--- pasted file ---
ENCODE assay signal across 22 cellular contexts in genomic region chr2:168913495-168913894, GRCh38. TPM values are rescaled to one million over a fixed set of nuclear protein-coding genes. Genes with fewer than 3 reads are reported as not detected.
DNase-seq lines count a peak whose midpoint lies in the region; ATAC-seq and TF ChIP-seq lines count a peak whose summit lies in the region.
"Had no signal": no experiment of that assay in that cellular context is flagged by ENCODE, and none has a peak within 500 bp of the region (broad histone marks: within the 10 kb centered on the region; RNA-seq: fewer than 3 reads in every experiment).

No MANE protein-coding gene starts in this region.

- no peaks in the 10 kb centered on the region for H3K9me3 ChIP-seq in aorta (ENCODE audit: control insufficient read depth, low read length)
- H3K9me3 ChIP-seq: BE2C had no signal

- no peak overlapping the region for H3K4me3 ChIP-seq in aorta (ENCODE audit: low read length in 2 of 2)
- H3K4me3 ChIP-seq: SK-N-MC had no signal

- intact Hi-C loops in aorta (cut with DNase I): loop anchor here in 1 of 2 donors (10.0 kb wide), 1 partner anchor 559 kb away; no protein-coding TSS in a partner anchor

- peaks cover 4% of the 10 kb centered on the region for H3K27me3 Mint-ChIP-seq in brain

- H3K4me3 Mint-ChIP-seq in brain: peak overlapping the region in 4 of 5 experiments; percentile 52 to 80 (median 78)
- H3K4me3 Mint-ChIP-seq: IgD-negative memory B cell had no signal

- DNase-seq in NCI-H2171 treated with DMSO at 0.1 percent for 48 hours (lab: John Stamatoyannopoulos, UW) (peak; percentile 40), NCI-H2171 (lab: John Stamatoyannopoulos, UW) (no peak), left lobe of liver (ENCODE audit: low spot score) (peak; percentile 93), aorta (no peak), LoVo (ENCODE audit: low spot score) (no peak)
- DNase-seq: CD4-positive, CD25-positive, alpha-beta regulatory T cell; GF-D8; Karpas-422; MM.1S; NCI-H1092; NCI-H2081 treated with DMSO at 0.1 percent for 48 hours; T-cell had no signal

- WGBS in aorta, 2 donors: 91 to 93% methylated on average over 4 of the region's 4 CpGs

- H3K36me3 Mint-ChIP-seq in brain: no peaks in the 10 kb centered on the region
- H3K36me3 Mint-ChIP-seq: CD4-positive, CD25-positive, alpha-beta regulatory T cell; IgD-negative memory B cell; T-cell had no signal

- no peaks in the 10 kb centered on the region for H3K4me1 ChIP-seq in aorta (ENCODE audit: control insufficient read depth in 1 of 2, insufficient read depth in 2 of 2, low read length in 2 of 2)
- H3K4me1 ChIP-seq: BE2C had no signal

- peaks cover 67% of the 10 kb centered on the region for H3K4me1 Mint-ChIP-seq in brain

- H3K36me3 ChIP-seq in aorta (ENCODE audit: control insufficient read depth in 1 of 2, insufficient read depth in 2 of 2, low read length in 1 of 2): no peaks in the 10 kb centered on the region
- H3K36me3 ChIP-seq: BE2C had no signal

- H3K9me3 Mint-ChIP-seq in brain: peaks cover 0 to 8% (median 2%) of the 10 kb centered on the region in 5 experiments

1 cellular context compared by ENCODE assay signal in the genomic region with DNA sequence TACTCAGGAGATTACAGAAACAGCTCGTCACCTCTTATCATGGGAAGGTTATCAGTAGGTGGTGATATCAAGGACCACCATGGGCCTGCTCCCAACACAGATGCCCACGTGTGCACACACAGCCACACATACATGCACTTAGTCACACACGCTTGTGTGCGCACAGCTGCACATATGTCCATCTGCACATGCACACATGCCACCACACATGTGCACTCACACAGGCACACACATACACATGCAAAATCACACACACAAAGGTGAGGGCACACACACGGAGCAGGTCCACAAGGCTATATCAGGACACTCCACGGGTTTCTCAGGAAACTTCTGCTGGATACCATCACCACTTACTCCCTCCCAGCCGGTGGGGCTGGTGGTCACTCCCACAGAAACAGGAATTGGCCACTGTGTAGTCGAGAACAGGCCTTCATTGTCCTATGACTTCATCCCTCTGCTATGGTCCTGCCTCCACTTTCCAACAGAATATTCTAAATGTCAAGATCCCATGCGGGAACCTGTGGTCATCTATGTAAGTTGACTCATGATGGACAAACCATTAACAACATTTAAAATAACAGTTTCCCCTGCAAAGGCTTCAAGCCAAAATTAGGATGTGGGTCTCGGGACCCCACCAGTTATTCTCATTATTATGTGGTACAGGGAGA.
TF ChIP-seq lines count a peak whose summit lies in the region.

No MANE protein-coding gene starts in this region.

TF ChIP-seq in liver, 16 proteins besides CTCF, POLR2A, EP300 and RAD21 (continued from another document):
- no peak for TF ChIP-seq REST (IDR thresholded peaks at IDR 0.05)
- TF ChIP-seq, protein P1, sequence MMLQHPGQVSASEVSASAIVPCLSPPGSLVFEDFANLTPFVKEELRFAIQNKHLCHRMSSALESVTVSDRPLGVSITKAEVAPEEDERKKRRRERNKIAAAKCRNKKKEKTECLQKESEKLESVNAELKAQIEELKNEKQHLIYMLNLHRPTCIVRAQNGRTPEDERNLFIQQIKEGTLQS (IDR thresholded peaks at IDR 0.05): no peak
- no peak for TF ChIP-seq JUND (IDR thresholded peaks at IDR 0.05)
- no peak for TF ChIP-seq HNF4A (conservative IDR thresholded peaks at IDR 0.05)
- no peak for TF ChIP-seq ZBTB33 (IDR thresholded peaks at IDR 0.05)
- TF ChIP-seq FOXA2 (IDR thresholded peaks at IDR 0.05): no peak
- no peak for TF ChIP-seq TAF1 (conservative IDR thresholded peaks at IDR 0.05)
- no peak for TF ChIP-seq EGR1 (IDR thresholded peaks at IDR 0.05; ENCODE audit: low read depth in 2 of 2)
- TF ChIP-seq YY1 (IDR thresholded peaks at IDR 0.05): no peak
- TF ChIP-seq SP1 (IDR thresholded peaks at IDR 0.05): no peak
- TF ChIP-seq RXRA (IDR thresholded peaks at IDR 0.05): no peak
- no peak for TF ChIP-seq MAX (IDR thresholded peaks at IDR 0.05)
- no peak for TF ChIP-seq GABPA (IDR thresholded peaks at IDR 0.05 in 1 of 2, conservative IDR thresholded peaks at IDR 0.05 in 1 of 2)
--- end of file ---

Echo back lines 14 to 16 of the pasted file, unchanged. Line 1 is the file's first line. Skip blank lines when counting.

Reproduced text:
- DNase-seq: CD4-positive, CD25-positive, alpha-beta regulatory T cell; GF-D8; Karpas-422; MM.1S; NCI-H1092; NCI-H2081 treated with DMSO at 0.1 percent for 48 hours; T-cell had no signal

- WGBS in aorta, 2 donors: 91 to 93% methylated on average over 4 of the region's 4 CpGs

- H3K36me3 Mint-ChIP-seq in brain: no peaks in the 10 kb centered on the region